Directions for installing a dishwasher
- Return the dishwasher to its upright position, keeping it on the cardboard.
- Route the drain hose out through the rear of the dishwasher and through the hole in the cabinet.
- If applicable, route the power cord through the appropriate cabinet hole.
- Route the water supply line out through the cabinet hole so it will be accessible when you push the dishwasher into the cabinet.
- Gently push the dishwasher into the cabinet space. Be sure to avoid bunching up the insulation blanket if applicable to your model,.
- Remove the cardboard from under the dishwasher and adjust the front leveling legs, if necessary, to level the appliance.
- Usually, the mounting brackets can be used to secure the dishwasher to the sides of the cabinet or the countertop. Keep in mind, the dishwasher should be side-mounted if there is more than a quarter-inch gap between the door and the underside of the countertop, or the countertop is made of granite or another dense material that won’t accept screws. You may need to purchase a side-mounting kit in order to do this to properly install the dishwasher. Depending on the model, you may need to align the brackets in the dishwasher frame and bend the retaining tabs to hold them in place. Side-mounting may require you to shorten the brackets by breaking off the end of the brackets at the appropriate score lines.
- Drill pilot holes into the cabinet or countertop, if necessary, to avoid splitting the wood, then thread the screws to secure the mounting brackets. When top-mounting, confirm the top of the door does not come into contact with the screws.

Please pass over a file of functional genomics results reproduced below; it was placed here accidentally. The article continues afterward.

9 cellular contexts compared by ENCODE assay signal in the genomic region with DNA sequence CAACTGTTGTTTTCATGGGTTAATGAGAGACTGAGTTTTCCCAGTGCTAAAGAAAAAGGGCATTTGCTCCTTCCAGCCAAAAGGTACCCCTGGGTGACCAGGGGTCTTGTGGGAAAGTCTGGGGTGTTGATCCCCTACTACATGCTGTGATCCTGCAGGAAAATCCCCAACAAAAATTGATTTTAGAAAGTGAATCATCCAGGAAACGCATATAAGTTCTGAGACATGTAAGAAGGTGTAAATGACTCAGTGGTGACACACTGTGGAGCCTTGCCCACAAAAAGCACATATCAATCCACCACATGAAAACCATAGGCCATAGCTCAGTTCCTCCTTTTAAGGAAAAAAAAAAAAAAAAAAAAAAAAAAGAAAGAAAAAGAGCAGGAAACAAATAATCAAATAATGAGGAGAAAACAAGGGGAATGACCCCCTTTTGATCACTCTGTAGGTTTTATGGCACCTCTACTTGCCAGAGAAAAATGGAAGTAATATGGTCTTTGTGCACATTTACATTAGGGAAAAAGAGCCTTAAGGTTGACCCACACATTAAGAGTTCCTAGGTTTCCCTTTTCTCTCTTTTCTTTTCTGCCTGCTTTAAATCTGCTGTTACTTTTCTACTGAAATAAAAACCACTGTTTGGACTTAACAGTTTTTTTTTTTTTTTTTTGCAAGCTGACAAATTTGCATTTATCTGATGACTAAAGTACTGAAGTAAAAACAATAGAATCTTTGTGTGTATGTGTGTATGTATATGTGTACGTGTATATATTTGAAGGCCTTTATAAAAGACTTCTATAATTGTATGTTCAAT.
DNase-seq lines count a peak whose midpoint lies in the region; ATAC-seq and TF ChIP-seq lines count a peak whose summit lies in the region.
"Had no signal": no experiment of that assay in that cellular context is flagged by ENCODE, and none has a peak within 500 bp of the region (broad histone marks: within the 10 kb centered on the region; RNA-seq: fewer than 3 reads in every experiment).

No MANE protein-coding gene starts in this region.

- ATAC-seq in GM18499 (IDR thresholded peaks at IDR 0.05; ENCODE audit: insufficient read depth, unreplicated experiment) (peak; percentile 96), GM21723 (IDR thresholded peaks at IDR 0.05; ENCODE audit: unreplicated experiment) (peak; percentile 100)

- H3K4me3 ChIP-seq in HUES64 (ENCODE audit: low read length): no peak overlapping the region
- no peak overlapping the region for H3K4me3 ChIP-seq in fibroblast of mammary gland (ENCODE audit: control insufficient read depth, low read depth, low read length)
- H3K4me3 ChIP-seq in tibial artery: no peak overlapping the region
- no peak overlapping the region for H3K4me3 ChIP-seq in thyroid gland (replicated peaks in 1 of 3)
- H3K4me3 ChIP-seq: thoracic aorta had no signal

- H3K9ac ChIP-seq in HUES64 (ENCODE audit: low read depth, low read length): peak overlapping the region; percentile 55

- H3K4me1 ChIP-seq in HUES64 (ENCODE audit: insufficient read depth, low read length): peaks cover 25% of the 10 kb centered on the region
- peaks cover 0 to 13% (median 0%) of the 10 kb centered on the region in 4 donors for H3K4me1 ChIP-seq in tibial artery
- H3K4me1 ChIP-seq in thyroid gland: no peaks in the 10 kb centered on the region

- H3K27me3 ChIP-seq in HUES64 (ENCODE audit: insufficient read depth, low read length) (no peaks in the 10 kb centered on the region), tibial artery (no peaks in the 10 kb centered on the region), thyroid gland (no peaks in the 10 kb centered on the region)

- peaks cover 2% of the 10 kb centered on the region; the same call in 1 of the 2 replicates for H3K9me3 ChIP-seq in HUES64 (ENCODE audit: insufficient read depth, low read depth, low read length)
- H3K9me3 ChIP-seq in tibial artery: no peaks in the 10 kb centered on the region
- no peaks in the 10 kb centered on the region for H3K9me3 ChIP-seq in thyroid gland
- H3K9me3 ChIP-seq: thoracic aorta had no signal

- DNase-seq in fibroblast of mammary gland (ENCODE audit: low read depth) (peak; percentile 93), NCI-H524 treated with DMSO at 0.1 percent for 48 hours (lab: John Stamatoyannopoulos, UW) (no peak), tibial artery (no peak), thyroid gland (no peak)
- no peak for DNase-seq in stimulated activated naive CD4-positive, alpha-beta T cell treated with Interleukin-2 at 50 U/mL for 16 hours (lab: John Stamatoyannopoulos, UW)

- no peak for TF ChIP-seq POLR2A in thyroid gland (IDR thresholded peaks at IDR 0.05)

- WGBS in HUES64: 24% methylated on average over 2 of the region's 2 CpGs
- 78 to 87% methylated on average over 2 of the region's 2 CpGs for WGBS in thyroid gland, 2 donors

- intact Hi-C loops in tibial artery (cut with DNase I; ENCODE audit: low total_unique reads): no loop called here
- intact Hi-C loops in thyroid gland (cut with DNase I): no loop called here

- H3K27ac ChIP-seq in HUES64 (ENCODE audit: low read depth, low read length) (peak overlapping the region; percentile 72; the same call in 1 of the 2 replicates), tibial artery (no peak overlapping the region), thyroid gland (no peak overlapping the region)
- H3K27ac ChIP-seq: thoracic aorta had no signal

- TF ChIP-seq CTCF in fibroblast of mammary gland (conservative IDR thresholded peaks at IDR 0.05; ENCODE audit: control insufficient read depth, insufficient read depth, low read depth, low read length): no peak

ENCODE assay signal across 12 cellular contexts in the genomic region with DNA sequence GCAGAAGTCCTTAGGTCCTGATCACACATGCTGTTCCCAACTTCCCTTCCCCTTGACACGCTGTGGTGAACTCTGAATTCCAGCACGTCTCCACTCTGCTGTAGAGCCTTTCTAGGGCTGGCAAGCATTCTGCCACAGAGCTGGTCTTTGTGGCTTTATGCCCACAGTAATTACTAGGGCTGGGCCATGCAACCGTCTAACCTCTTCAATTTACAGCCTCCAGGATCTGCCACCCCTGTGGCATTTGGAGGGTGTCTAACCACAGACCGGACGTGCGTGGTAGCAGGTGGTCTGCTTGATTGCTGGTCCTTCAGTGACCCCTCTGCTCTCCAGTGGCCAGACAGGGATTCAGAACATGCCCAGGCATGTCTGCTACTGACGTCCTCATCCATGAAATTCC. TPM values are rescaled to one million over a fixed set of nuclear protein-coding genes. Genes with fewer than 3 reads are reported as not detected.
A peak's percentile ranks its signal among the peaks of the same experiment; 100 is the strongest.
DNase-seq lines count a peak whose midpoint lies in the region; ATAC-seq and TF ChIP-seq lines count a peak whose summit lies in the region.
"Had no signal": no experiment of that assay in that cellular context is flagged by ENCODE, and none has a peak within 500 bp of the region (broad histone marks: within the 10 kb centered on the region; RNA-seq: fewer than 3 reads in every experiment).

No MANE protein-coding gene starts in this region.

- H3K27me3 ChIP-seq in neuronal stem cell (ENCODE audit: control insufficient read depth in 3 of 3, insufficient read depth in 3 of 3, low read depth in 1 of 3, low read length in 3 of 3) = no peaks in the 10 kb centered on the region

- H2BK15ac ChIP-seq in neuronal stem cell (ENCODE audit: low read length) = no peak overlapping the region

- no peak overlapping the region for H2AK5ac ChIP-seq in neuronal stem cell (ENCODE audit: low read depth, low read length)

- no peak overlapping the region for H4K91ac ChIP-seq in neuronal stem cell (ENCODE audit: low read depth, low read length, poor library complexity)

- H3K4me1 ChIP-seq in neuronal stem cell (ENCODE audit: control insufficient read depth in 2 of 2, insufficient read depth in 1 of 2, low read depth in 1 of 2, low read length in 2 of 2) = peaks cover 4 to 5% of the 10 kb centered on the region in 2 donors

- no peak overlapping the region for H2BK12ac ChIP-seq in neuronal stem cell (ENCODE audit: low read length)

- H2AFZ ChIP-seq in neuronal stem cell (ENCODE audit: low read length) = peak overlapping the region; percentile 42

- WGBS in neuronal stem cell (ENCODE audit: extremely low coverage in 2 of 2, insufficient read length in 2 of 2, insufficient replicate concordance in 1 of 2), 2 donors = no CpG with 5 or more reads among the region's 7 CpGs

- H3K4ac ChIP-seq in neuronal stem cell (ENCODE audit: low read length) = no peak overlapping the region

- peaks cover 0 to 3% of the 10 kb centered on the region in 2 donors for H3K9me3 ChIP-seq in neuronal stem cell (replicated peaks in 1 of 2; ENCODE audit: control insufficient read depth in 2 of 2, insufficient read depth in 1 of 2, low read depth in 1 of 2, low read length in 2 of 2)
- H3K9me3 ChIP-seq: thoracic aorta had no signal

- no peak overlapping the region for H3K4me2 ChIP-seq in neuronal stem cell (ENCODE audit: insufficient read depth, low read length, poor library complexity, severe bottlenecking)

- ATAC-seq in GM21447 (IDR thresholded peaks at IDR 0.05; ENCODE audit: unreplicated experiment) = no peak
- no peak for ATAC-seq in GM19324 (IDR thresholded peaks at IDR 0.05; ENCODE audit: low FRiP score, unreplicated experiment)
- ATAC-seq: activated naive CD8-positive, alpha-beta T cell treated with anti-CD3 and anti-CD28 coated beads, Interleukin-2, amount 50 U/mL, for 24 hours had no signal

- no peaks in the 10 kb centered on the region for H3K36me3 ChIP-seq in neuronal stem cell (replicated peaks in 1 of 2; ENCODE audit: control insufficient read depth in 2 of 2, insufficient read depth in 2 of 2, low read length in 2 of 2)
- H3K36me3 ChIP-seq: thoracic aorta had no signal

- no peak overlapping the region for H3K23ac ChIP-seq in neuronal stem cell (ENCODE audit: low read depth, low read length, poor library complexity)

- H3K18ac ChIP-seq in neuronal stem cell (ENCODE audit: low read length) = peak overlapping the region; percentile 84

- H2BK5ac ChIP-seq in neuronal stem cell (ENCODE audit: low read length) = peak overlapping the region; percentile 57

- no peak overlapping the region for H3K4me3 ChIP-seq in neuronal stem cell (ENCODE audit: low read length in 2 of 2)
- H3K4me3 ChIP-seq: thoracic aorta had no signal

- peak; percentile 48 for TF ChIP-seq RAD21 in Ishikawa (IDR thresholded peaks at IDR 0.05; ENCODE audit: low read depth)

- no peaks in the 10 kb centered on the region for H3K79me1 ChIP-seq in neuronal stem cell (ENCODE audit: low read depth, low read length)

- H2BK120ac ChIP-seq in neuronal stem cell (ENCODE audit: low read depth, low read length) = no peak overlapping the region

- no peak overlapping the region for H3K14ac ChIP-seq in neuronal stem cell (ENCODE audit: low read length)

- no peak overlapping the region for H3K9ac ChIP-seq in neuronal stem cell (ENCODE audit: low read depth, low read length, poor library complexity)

- If the dishwasher is being powered through direct-wiring (instead of a power cord), first confirm the power line is secured in a strain relief. Remove the terminal box cover, feed the power supply line and strain relief into the terminal box, then thread the strain relief nut to secure. Join the black wires to the black wires and the white wires to the white wires using wire nuts. The green grounding wire may be connected to a grounding wire found in the terminal box (using a wire nut) or to a grounding screw. Replace and secure the terminal box cover.
- Connect the water supply line to the elbow fitting attached to the dishwasher’s water inlet valve.
- Connect the drain hose to the garbage disposal (if available). Otherwise, it can be connected to a sink drain pipe using a clamp or an air gap. Keep in mind, you may need to trim the end of the drain hose where indicated to modify the connection so it will fit onto the appropriate port. Be aware: if the disposal has not been used in conjunction with a dishwasher before, you will probably need to knock out the disposal’s drain tube plug using a screwdriver and hammer.
- The drain hose should be looped above the connection point and held in place with wire or another retainer to prevent water from siphoning back into the dishwasher. The connection point itself should be at least twenty inches from the floor of the kitchen. If the connection point is less than twenty inches (or when prevented by code), an air gap will need to be used.
- If applicable, plug the power cord in or restore the power supply after the dishwasher installation is complete.
- Turn the water supply on.
- Run the dishwasher to confirm the tub is filling properly and there are no leaks.
- Complete the dishwasher installation by replacing the insulation as required and securing the lower access panel or panels.
Find the right dishwasher parts with Repair Clinic after installing a dishwasher
Repair Clinic stocks all the appliance parts and dishwasher parts you need to install, reinstall, replace, maintain, or repair your dishwasher: mounting brackets, water supply lines, drain hoses, leveling legs, water inlet valves, drain pumps, spray arms, dishracks, and much more. Just enter the full model number of your dishwasher in the Repair Clinic search bar to see a complete list of compatible parts. You can use the part category and part title filters to narrow that list down to identify the specific part you want. Repair Clinic stocks parts for all the top brand dishwashers including Bosch, KitchenAid, Kenmore, Maytag, Samsung, GE, Frigidaire, LG, and Whirlpool, but you’ll want to make sure you’re purchasing the exact part that fits your model.